FDA AND INDUSTRY/CME PROVIDER TASK FORCE ARE DEVELOPING TWO VERSIONS OF GUIDELINES FOR INDUSTRY-SUPPORTED CME: VOLUNTARY MONITORING COULD SUFFICE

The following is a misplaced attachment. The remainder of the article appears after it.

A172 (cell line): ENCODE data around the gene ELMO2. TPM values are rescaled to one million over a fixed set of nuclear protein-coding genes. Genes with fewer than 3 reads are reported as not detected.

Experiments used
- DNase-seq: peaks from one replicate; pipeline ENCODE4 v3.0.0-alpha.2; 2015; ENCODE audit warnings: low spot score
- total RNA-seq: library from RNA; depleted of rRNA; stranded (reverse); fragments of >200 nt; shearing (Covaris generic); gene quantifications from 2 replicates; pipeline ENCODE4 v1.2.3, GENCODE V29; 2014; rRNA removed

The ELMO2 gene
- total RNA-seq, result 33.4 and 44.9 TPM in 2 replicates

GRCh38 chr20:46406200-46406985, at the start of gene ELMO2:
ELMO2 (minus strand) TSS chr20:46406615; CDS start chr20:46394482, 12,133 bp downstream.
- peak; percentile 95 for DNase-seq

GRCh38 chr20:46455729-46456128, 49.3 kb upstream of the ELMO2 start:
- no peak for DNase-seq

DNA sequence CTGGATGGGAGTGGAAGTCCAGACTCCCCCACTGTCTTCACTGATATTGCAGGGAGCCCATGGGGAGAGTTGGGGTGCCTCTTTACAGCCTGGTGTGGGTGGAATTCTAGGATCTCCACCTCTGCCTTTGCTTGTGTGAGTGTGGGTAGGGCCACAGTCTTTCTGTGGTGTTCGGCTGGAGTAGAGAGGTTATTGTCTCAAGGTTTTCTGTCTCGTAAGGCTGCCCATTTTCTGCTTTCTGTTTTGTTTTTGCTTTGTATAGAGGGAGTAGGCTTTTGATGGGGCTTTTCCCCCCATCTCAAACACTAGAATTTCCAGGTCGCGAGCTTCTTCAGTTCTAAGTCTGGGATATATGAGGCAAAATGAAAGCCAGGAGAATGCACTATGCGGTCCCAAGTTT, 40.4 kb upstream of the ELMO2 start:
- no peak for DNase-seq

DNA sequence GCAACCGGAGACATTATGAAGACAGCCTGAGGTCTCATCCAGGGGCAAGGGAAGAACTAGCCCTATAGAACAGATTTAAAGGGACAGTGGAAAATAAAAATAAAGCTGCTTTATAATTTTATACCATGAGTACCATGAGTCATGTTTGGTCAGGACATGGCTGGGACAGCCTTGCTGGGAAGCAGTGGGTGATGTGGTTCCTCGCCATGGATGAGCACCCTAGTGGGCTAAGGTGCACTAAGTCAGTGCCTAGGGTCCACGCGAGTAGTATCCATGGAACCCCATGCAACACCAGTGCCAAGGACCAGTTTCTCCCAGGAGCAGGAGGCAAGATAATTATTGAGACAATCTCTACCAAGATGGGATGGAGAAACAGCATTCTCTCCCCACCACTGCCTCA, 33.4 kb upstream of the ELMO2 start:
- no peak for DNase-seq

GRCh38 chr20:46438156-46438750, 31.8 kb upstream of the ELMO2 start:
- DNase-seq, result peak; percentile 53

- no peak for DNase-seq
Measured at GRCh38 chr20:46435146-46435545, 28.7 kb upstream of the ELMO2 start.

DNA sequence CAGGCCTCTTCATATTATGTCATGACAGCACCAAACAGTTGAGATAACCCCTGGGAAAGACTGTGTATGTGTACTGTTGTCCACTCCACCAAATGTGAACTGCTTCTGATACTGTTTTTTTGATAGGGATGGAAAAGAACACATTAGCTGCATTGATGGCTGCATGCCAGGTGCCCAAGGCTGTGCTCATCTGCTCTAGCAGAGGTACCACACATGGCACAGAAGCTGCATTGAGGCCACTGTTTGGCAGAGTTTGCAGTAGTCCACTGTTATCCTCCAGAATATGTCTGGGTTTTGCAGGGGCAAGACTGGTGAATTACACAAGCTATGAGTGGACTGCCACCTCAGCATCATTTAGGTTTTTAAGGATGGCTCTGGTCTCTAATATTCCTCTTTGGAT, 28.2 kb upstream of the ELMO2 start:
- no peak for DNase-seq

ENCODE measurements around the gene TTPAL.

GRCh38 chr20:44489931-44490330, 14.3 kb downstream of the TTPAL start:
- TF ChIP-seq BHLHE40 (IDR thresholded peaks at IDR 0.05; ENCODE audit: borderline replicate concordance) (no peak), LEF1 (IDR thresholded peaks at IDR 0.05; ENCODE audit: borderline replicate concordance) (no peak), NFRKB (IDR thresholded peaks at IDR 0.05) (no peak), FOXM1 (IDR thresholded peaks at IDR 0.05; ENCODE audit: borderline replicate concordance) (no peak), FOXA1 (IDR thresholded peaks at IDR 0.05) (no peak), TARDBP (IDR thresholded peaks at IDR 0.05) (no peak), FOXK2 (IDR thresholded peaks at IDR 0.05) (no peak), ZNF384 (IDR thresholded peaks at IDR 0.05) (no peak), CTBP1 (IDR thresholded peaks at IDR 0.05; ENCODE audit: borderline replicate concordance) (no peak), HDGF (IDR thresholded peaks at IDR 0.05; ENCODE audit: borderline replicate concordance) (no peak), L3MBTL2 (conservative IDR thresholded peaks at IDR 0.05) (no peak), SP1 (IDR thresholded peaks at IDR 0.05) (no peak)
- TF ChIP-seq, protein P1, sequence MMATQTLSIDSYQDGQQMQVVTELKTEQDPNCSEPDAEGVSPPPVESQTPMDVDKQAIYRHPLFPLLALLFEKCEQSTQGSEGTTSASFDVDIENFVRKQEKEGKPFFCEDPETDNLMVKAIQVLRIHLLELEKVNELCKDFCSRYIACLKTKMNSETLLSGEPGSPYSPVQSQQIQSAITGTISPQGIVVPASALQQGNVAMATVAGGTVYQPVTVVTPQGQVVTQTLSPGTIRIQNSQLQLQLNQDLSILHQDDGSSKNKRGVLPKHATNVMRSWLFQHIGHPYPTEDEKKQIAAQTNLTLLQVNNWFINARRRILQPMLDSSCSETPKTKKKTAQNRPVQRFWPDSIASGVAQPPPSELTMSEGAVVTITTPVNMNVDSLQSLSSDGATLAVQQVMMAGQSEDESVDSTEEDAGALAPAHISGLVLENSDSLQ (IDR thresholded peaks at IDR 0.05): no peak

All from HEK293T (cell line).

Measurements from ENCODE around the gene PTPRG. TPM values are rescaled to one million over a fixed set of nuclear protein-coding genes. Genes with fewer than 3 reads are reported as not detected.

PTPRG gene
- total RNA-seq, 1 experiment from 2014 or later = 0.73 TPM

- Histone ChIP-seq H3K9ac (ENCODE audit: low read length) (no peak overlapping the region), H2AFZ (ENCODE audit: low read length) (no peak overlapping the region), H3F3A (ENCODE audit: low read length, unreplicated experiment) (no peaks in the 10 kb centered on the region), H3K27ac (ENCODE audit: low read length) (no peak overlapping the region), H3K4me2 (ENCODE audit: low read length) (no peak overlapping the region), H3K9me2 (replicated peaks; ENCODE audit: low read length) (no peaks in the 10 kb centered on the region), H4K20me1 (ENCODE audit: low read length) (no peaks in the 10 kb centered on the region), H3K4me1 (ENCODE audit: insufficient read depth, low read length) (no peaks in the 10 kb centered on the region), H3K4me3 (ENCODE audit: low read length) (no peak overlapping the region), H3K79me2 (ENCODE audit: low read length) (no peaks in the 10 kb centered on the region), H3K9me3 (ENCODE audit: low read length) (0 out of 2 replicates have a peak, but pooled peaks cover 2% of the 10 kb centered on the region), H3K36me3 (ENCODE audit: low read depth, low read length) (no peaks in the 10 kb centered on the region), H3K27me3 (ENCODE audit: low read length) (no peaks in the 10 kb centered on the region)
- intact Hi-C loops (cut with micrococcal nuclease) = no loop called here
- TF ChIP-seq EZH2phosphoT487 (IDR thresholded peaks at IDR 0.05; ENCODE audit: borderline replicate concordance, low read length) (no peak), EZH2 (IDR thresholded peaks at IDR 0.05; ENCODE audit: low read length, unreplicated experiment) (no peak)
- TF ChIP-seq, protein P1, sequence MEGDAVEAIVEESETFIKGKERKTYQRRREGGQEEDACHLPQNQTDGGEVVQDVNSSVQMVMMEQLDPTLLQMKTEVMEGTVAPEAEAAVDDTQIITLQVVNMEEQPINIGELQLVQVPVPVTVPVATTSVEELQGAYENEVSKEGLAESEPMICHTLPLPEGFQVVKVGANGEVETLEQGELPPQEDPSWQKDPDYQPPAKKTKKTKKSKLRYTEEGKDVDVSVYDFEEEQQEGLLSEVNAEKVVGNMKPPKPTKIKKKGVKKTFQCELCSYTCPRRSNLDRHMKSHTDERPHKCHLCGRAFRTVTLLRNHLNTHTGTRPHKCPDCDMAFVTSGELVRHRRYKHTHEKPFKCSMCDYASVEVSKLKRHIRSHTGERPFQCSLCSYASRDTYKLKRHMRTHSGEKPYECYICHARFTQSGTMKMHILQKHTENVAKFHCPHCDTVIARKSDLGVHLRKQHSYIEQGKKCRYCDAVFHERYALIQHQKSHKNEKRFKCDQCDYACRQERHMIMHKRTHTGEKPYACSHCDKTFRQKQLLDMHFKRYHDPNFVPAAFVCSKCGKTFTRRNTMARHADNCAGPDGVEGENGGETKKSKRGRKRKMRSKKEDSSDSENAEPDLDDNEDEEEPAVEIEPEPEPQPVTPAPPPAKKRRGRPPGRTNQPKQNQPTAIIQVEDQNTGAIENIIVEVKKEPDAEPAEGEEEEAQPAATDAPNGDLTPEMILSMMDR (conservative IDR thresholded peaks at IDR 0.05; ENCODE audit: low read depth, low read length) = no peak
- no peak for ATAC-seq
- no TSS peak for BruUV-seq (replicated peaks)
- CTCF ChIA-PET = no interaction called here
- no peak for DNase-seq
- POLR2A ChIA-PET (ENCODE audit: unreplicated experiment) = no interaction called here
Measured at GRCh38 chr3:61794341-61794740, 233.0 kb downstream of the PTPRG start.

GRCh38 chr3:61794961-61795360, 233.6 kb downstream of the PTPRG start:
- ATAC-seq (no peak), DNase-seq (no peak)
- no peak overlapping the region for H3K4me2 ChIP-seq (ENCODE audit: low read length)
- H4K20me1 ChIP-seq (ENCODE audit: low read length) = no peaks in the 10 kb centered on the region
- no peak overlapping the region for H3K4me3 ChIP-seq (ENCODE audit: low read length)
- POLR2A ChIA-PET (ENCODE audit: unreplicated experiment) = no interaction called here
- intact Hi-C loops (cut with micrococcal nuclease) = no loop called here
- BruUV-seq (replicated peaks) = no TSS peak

FDA and the Task Force on Industry/CME Provider Collaboration are working separately and together on two versions of guidelines for drug company-supported educational activities. The projects are progressing simultaneously and both could be made available for comment during March. A third draft of the task force's guidelines will be distributed to CME accrediting groups for comments within a couple of weeks. FDA is revising its draft concept paper on scientific interchange, which was issued in October, and should have a new version out in the "next few weeks," FDA Deputy Commissioner for Policy Michael Taylor reported Feb. 26 at a Food & Drug Law Institute meeting on drug advertising and promotion. The revised concept paper will include clarifications of major issues such as repeating continuing medical education programs. The industry/CME provider task force is working on a uniform set of standards or guidelines that incorporate a number of the existing CME control proposals. At the FDLI meeting, Wyeth-Ayerst Labs VP for Medical Affairs and Medical Director Marc Deitch, MD, said that the industry/CME provider task force will try to bring together elements from the Accreditation Council for Continuing Medical Education's guidelines on industry-supported programs, concepts from FDA's October proposal, and concerns of the Pharmaceutical Manufacturers Association and other parties. FDA is represented on the task force by three liaison members and is being kept informed on the industry efforts to produce a set of voluntary guidelines. However, the agency is continuing down its own path to ensure that standards for differentiating between scientific/educational activities and promotions are established. For the last three months, FDA has been indicating a willingness to work with industry and the medical community to reach an acceptable compromise on the policing of promotions at scientific sessions. Two of the issues that the voluntary guidelines presumably will have to address are how violations will be treated and how monitoring will be handled. Taylor addressed part of that question at the FDLI meeting. He observed that FDA may permit accrediting groups for CME providers to take responsibility for monitoring industry-sponsored programs in lieu of FDA oversight. FDA wants "to see if established and recognized accreditation processes can be a mechanism for assuring that company-supported CME that is designed to be independent is in fact conducted independently," Taylor said. "If an independent CME program is adequately monitored by an appropriate accrediting body, it might be possible for FDA to focus its monitoring and enforcement activities elsewhere." The FDA official noted that "we are discussing these ideas with ACCME and representatives of other interested groups." He added: "I am hopeful we can arrive at a basis for according much of the accredited CME in this country a wide berth as far as regulatory scrutiny is considered." FDA Division of Drug Marketing, Advertising & Communications Director Ann Witt first disclosed this approach at FDLI's annual meeting late last year ("The Pink Sheet" Dec. 16, p. 3). Witt told a National Health Lawyers Association meeting Feb. 28 that until it publishes its final policy, FDA only will take actions against firms for "egregious" symposia promotions. FDA intends to broaden the scientific interchange policy to apply to a wide range of products. FDA Policy Development and Coordination Staff Director David Adams pointed out that the final policy on industry-supported educational programs will "apply to all therapeutic products," including biologics and medical devices. Emphasizing the changes that the agency is making in the original proposal, Adams noted that with regard to repeat sessions of symposia, FDA is "not contemplating a blanket prohibition on repeat performances. What we'll probably end up with is...a position of having to look at these decisions on repeat performances on a case by case basis." The agency also is going to try to place the focus of the guidelines on the marketer, Adams noted. "One of the things we're going to have to make clear is that the policy objective is to regulate the conduct of the supporting company and its agents," Adams said. FDA is not trying to "regulate the behavior of the providers who put on the programs, nor to regulate the behavior of the speakers who have not appeared on behalf of a company," Adams maintained. FDA "will make clear that the policy applies only to activities related to products [in which] the supporter has a marketing interest," Adams said. "If the supporter pays for a program that does not relate to its products, there should be no labeling or advertising issue." Another issue that FDA wants to clarify, Taylor said, is "that if a program is established as, and remains, independent of sponsor control, the supporting company will not be held responsible for its content, even if the independently selected speakers turn out to make unbalanced or even biased presentations." As outlined in the draft concept paper, a written agreement between the company and the provider that the program will be an independent, nonpromotional activity should provide the company protection from liability, FDA's Taylor suggested. Adams noted that the revised concept paper will clarify "what should go into the terms of the written agreement." As part of the agency's recent effort to tone down the reaction of industry and the medical community to the scientific interchange policy, FDA drug advertising division staffer David Banks recently indicated that FDA will try to limit the liability of firms that make good faith efforts in sponsoring CME ("The Pink Sheet" Feb. 10, T&G-11). A number of industry representatives at the FDLI session described the impact of the October concept paper on symposia. The issues addressed in the concept paper were referred to as the "39 points of darkness" by Hoffmann-La Roche Public Affairs VP Kenneth Berkowitz. "The best thing that could happen," he declared, "is that FDA removes itself from the whole area of CME provided that independence remains the key criteria." Berkowitz added that "the current ACCME guidelines lay out appropriate parameters concerning CME and should be supported by the agency as they are currently supported by industry and the medical community." The Roche exec expressed concern that the industry effort to come to an agreement with FDA might make voluntary guidelines unacceptable. Berkowitz expressed concern that "we don't end up with changed ACCME guidelines that adopt all of the objectionable concerns we have in the FDA concept paper." To dramatize the restraining effect of the scientific interchange policy, Johnson & Johnson Associate General Counsel Peter Bewley provided "theoretical advice" on how industry should operate if FDA does not make significant changes in its concept paper policy. Discussing symposia held under the auspices of an academic group with corporate funding, Bewley warned that "in the current environment, since the FDA may hold us responsible for what those institutional suppliers provide, we ought to think hard about being involved with them at all." Also, Bewley cautioned that "we need to be very, very careful about the kinds of symposia that we contract for with commercial suppliers. The agency doesn't like commercial suppliers; it's very clear from the concept paper." He stated: "If we're going to use commercial suppliers for continuing medical education, we ought to limit those symposia to approved labeling." Bewley said that companies should not disseminate symposia videotapes and audiotapes. Firms "should not support those kinds of activities," he stated. "If we do support them, then we should edit them to assure that the only information that is conveyed in those kinds of materials is information consistent with labeling." The J&J attorney recommended that companies should not publish papers that are presented at a symposium in one document, like a journal supplement. He advised firms to "limit that kind of supplement to approved uses of approved products." Providing a general piece of advice, Bewley said that "we subject ourselves to an incredible regulatory risk if we do anything outside the labeling with new and important scientific information in the [CME] arena today, so don't do it." Bewley added: "In light of the enforcement possibilities arrayed against you, err on the side of safety and conservatism." J&J has been visible during the recent round of promotional inquiries. The company reportedly has been the subject of a Justice Department investigation into promotions of Retin-A for the unapproved use of preventing photoaging ("The Pink Sheet" June 17, 1991, p. 7). J&J sponsored a press conference in January 1988 at which researchers discussed the results of a photoaging study.